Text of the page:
The digital age has brought about a new breed of media players designed to handle all your music, movies and television shows in a small compact package. With the growing popularity of Internet-based broadcasts, as well as the legal (and not so legal) distribution of movies, television shows and other multimedia content, traditional players are no longer cutting it.

Digital media players look to be the way of the future, but their development has been slow and somewhat painful, particularly for the consumer. For years I have personally been trying to find a digital media player that can do it all with aplomb, but so far no such device seems to exist. The swift adoption of HD content has also become a challenge for media players, as we are now asking a lot more from the hardware that drives them.

To date every affordable digital media player that I have come across suffered from multiple flaws. The biggest issue has been compatibility, which is extremely limited in most cases. Supporting a wide range of video and audio codecs seems to be a real challenge, and thus far has been the downfall of every single device I've tested.

There are more expensive digital media players that seem to work well, providing plenty of power and intuitive user interfaces. One good example is the Popcorn Hour C-200. However, at around $300 it costs more than most are willing to spend. More expensive high-end media players also face competition from HTPCs (Home Theater Personal Computers), which depending on your needs and experience level can be more practical, while offering greater compatibility and power.

Complete HTPC systems such as the Asrock Ion 330HT can be had for a little over $400. The downside to products like these is that they are typically larger, make more noise, can be harder to use, and cost more. Users that are serious about media seem to rely on them nonetheless, but digital media players are an easier way to enjoy movies and TV shows.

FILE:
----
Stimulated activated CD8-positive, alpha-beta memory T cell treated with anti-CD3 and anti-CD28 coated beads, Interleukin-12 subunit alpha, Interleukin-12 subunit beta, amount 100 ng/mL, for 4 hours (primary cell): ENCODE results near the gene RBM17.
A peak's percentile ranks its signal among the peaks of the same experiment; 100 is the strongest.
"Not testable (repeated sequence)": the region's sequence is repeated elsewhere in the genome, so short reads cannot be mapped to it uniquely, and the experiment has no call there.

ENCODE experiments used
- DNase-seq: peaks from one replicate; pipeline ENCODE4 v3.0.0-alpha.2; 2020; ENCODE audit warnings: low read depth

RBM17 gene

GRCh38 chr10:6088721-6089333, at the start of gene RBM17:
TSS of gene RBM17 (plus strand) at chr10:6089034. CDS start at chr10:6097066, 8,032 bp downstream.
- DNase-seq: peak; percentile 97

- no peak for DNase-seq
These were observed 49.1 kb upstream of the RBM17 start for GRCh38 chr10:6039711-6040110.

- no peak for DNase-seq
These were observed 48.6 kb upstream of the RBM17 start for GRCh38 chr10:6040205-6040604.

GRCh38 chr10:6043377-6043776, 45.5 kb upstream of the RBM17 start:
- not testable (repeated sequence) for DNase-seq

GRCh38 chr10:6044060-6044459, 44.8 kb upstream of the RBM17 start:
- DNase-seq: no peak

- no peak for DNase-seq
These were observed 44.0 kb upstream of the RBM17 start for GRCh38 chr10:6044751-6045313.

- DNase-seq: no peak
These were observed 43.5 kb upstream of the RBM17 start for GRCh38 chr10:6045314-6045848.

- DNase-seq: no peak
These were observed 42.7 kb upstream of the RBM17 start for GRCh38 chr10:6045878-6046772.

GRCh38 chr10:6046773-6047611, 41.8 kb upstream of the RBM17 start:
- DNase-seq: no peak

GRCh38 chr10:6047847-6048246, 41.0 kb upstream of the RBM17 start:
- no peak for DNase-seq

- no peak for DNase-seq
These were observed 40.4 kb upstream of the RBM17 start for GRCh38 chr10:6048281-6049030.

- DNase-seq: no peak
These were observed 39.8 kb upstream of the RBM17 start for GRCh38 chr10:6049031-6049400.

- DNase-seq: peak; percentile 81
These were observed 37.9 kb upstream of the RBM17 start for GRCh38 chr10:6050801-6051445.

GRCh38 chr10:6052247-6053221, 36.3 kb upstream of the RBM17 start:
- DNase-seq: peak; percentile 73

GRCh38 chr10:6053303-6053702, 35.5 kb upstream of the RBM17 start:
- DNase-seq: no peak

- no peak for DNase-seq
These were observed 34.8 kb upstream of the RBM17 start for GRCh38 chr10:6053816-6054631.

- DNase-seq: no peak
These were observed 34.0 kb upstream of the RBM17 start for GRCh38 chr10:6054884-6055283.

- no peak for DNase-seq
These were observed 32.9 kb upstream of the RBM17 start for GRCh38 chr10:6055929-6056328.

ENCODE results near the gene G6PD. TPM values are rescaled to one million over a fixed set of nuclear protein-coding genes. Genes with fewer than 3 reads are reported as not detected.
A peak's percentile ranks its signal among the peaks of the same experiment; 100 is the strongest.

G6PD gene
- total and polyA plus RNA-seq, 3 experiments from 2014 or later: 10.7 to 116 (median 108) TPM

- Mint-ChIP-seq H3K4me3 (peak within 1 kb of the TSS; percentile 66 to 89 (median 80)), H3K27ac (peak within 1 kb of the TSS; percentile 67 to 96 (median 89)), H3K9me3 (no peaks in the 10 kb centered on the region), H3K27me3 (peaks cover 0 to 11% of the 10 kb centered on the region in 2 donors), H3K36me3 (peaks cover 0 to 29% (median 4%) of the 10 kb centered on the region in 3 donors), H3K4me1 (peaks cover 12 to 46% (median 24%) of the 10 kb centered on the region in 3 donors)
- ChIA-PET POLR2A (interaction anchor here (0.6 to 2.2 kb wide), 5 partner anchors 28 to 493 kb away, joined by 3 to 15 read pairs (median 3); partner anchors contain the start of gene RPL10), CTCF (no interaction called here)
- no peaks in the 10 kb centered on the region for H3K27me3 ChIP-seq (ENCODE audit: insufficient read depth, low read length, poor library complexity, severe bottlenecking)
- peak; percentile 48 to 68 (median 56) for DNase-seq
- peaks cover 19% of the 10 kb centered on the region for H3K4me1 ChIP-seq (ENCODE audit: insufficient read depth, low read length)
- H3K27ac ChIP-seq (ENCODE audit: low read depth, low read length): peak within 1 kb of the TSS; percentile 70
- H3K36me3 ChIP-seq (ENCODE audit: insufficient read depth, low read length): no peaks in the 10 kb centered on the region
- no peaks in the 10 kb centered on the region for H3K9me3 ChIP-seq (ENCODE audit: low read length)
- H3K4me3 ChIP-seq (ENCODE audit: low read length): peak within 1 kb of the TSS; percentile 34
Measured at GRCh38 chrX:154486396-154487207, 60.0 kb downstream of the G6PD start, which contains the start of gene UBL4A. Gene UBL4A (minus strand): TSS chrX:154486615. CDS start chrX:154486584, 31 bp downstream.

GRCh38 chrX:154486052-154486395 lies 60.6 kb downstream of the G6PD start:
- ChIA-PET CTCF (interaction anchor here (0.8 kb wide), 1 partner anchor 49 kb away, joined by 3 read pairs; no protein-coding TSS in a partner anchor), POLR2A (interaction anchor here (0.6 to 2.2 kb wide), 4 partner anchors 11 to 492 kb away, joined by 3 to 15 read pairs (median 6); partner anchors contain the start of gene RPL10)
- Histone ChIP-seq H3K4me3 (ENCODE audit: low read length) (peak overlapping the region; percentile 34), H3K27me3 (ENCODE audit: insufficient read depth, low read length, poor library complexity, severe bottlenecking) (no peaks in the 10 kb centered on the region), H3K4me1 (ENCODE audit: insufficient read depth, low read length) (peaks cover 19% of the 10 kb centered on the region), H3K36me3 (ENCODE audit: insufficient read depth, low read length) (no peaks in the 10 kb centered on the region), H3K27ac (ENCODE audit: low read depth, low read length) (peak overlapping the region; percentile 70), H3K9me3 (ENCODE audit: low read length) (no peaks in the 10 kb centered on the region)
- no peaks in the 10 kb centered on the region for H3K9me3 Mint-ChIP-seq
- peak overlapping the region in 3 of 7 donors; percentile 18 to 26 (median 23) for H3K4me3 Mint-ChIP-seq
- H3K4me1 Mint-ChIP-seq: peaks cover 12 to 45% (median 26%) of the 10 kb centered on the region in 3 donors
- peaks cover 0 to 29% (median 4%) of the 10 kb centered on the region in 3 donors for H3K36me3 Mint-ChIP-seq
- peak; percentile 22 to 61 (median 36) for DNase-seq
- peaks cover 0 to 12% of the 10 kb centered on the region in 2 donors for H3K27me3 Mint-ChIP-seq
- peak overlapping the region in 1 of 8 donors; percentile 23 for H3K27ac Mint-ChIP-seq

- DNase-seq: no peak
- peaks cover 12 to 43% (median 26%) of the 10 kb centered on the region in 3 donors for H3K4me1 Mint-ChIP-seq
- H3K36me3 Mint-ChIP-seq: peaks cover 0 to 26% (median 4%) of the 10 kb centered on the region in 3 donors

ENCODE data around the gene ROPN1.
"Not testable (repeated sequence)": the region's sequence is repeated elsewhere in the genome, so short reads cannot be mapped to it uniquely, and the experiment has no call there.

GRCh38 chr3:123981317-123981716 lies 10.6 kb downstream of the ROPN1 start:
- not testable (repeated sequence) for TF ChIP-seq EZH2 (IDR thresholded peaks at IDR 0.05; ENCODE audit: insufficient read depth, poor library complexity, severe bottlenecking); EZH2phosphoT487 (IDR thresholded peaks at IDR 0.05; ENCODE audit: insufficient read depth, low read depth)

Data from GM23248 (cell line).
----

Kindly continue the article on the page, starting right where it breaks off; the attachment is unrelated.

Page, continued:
One of the last affordable media players that I met with enthusiasm was the Western Digital TV HD. For just $100 and with the ability to play full HD 1080p movies it appeared to be a cost effective and powerful solution that I could recommend to friends and family. Unfortunately, my hopes were quickly shot down by a long list of compatibility issues and average quality video output. To make matters worse, it's been a year since I first tried the devices and many of these problems are yet to be addressed by Western Digital.

With the WD TV failing to satisfy, the prospect of acquiring a capable digital media player for around $100 appeared bleak, until now. The search for the perfect affordable solution was reignited when Patriot sent us their new "Box Office" media player.

This small unit boasts full 1080p support along with a wide range of media formats, including H.264, ISO, VOB, DivX, xVid, MKV, MOV and MPEG amongst others. The Box Office supports internal and external storage along with wired or wireless network streaming for HDD-less operation.

Read on as we explore the Patriot Box Office features inside out and fire up a few videos to see how it performs in a real world scenario.